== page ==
Diversity, Equity, Inclusion, and Belonging (DEIB)

Self-awareness and growing in social emotional intelligence as a community can be wonderfully restorative and inclusive. It is important that Hershey Montessori School maintains an environment where all feel safe, represented, heard, and valued.

As a staff and whole school, Hershey will continue to ensure it has healthy, prepared environments that allow for personal reflection and deep dialogue about our personal contribution to growth.

What is DEIB?

In 2020 Hershey Montessori School took on the work of Diversity, Equity, Inclusion, and Belonging as a focus for the coming years, increasing professional development opportunities, community learning opportunities, and providing additional library and classroom resources. We formed the DEIB Circle (“committee”), which is comprised of administrative staff, faculty, and adolescent students, for the purpose of meeting and attending workshops, webinars, and selecting trainings for the sharing and advancing DEIB work and initiatives at Hershey Montessori School. The DEIB Circle will continue to be at the forefront of the work we do for many years to come.

DEIB Vision

The vision of this circle is to steward intentional environments that are safe, inclusive and welcoming of diverse cultures, sexual and gender minorities, race, and religious beliefs for all students, staff and families who have come to Hershey to share its mission and values. Grounded in the work of Dr. Maria Montessori, our school environments and practices center on the value of contribution to human solidarity at developmentally relevant stages, and preparation of the child and adult for participation in community and the advancement of a more equitable humanity. We understand that interpersonal relationship, and contribution toward solidarity in community, is a fundamental need for optimal development from infancy through adulthood. Toward this end, the goal of this circle is to facilitate learning and advance processes to increase diversity, equity and inclusion in our school.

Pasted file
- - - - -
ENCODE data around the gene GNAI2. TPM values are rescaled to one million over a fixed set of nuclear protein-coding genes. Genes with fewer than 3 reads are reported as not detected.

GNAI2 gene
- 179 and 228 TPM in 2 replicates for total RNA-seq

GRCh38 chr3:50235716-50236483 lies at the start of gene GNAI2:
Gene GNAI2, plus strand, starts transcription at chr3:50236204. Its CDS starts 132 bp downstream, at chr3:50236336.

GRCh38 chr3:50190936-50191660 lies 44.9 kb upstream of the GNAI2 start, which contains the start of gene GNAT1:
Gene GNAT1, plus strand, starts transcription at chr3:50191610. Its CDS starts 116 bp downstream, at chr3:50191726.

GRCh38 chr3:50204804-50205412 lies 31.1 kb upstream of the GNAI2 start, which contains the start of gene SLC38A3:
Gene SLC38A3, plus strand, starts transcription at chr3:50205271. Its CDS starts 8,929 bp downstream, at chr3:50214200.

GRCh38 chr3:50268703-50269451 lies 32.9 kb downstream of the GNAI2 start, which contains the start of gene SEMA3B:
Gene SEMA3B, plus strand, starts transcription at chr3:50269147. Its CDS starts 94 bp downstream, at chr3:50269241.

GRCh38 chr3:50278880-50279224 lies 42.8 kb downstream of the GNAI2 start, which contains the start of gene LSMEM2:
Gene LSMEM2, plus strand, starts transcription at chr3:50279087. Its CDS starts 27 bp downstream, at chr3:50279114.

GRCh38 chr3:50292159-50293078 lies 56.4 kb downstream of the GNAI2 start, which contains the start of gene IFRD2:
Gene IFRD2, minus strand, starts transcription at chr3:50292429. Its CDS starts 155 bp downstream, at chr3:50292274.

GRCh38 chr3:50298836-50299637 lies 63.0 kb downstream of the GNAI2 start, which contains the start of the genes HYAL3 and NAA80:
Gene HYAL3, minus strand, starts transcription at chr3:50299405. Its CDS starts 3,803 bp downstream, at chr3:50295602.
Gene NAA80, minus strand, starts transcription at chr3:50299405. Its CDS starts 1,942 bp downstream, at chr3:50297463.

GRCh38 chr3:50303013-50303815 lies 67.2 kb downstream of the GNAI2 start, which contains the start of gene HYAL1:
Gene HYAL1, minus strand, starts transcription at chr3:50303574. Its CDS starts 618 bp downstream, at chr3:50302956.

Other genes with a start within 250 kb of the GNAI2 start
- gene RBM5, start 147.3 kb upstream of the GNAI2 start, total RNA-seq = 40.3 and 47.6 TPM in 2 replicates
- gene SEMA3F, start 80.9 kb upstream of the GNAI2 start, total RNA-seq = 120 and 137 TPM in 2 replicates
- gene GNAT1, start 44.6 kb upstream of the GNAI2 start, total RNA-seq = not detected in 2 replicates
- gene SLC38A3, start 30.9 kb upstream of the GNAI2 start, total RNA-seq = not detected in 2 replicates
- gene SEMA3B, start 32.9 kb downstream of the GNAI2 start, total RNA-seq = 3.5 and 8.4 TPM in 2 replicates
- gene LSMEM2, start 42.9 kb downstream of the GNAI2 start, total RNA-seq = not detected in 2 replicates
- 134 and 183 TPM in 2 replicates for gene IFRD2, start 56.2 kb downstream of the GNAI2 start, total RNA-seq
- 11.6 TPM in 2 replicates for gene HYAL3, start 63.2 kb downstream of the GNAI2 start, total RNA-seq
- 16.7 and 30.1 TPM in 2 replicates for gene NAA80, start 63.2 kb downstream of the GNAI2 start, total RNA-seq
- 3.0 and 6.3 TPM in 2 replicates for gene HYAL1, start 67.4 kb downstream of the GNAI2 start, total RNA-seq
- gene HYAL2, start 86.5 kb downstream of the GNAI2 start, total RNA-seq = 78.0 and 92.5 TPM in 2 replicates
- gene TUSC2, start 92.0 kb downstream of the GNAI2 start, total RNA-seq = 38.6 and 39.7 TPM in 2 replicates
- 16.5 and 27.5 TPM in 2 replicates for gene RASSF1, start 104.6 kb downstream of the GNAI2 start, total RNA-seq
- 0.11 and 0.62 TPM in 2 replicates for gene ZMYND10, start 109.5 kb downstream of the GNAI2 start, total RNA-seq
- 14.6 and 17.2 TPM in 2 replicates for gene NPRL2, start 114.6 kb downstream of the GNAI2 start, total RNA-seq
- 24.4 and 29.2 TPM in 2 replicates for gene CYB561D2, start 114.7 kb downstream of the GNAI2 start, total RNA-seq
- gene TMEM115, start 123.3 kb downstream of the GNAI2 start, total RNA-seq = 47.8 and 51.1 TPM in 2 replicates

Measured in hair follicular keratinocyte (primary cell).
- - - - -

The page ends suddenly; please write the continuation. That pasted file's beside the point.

DEIB Circle Aims

  1. Support the whole community with deepening self-awareness, information and skills to have empathetic dialogue about diversity, equity and inclusion. The first focus will be to prepare ourselves as adults for effectively bringing this work to our children. Offer information, resources and engagement that deepens curiosity and understanding of the needs of others.
  2. Offer explicit awareness opportunities about racism and systems of oppression.
  3. Ensure our school’s awareness and regular assessment of the safety and inclusion of all its members; and provide guidance to individuals or groups in our school who have unmet needs around DEIB.

Additional Resources

Websites and Organizations to Follow 

The Conscious Kid provides parenting and educational resources through a critical race lens. 

Embracing Equity  is a social change agency dedicated to centering racial justice in education through racial and ethnic identity development and critical consciousness and action. 

Family Equality provides resources, activities, and advocacy work for LGBTQIA+ families. 

GSLEN is a national education organization focused on ensuring safe and affirming schools for lesbian, gay, bisexual, transgender, and questioning students. We especially recommend this resource of considerations when working with LGBTQ students of color

Montessori for Social Justice is a group of Montessori educators committed to social justice, racial equity, and an anti-bias, anti-racist application of Montessori pedagogy. 

The National Museum of African American History & Culture shares resources specifically for educator’s looking to bring race topics into their classrooms. Includes conversations around being anti-racist, racial identity, and whiteness. 

PBS shares information for parents and teachers around educating children about Black History Month. 

The Peace Alliance empowers civic engagement toward a culture of peace. Their network includes volunteer grassroots teams in cities, towns, colleges, and high school campuses nationwide. 

Learning for Justice has lesson plans that promote social justice, challenge bias, and engage students in discussions about diversity. 

The Trevor Project is a national organization providing crisis intervention and suicide prevention services to LGBTQ youth. 

Making Caring Common Project – A collection of articles, resources, and videos from Harvard University with the mission of helping “children learn to care about others and the common good, treat people well day to day, come to understand and seek fairness and justice, and do what is right even at times at a cost to themselves.” 

Understanding Gender – Resources to help understand the “complex interrelationship between three dimensions: body, identity, and social gender.” 

Human Rights Campaign —  The goal of the Human Rights Campaign is to ensure that every LGBTQ+ person is free to live their life openly, with their equal rights ensured. Visit their website for information and advice on a range of topics, including resources from the HRC Foundation.